ALBUM REVIEW: Drew Holcomb’s ‘Dragons’ Takes the Long Way Home

The Tennessee trio adds a dash of pop to their trusted Americana formula.

When you’re writing fiction, you’re often told to think of the story arc on a scale between happiness and sadness. The characters start off at one level, usually in the middle, then move towards sadness as they are challenged, before overcoming the challenges and coming back to where they were before. 

It is this scale that perfectly describes my experience with Drew Holcomb & the Neighbors’ new album, Dragons.

The Tennessee folk-rock trio’s latest studio album begins brightly. Opening track “Family” has that perfect hand-clapping, knee-slapping, toe-tapping beat that recall’s the Lumineer’s “Ho Hey” and makes even the staunchest non-believer move along to the music. “End of the World” is another shimmering gem, adding a noticeable pop sheen to Americana sound they’ve built their career on.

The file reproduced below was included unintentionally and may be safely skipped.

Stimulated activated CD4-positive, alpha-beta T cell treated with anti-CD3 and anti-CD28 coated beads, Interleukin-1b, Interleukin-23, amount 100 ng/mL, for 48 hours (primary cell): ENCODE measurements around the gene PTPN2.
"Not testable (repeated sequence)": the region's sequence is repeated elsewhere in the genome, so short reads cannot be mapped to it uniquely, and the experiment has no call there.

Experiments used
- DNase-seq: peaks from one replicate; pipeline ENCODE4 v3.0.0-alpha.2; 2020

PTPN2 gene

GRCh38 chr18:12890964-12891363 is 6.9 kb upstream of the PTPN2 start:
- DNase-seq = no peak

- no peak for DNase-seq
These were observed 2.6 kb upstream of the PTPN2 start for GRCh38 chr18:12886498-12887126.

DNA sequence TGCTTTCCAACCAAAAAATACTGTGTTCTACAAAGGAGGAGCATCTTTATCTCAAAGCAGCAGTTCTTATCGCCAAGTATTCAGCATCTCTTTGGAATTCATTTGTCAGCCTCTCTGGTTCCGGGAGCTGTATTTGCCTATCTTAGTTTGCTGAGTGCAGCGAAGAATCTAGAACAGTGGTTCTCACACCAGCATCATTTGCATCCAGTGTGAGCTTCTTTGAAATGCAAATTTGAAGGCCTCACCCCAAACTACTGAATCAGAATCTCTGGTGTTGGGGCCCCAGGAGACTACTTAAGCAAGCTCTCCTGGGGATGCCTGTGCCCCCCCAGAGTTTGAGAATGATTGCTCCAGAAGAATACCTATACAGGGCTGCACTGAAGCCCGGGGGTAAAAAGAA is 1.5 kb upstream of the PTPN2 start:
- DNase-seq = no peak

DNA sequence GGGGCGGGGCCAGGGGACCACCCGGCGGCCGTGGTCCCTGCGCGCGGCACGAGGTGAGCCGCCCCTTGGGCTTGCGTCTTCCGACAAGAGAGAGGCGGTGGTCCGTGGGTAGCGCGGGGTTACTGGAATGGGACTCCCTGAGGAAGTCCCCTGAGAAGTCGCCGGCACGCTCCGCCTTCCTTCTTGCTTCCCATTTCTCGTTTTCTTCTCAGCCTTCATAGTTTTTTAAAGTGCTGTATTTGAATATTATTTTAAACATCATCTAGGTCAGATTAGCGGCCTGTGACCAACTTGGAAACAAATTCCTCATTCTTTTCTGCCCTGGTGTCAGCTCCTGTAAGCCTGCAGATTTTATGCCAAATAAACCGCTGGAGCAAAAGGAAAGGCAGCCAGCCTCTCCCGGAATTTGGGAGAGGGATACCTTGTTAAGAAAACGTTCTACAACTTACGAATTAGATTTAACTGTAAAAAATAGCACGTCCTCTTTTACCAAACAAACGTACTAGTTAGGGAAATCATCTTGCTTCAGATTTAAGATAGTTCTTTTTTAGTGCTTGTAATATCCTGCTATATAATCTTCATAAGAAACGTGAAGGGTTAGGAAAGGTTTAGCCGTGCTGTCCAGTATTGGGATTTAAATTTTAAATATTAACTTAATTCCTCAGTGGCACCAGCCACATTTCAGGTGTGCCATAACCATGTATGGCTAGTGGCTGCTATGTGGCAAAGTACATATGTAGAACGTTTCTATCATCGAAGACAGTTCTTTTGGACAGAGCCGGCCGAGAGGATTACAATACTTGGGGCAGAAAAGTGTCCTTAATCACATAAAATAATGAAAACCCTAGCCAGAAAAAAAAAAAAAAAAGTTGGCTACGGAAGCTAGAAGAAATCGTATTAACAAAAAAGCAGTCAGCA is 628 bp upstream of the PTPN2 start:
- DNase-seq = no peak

This is the start of a dramatic downturn, however, as the next few tracks become more sparse and restrained. While tracks like “But I’ll Never Forget The Way You Make Me Feel,” “Dragons,” “See The World” and “You Want What You Can’t Have” are undeniably pretty on their own—not to mention more true to the band’s folk roots—they sound dull next to the album’s exciting openers.

Then, just as things look to be fizzling out, “Maybe” comes on; a beautiful, perfectly in-sync duet between Holcomb and Natalie Hemby, with a sing-along chorus. Then come the epic love ballads, “Make It Look so Easy” and “You Never Leave My Heart,” which are almost certainly going to be used in TV shows and films forever once they’re discovered. Bringing together the bitter and sweet of the above, “Bittersweet” wraps things up just the way your fiction teacher taught you.

Dragons has its highs and low, but is ultimately another solid addition to this reliable Americana group’s body of work.

Score: 🐉🐉🐉.5 / 5

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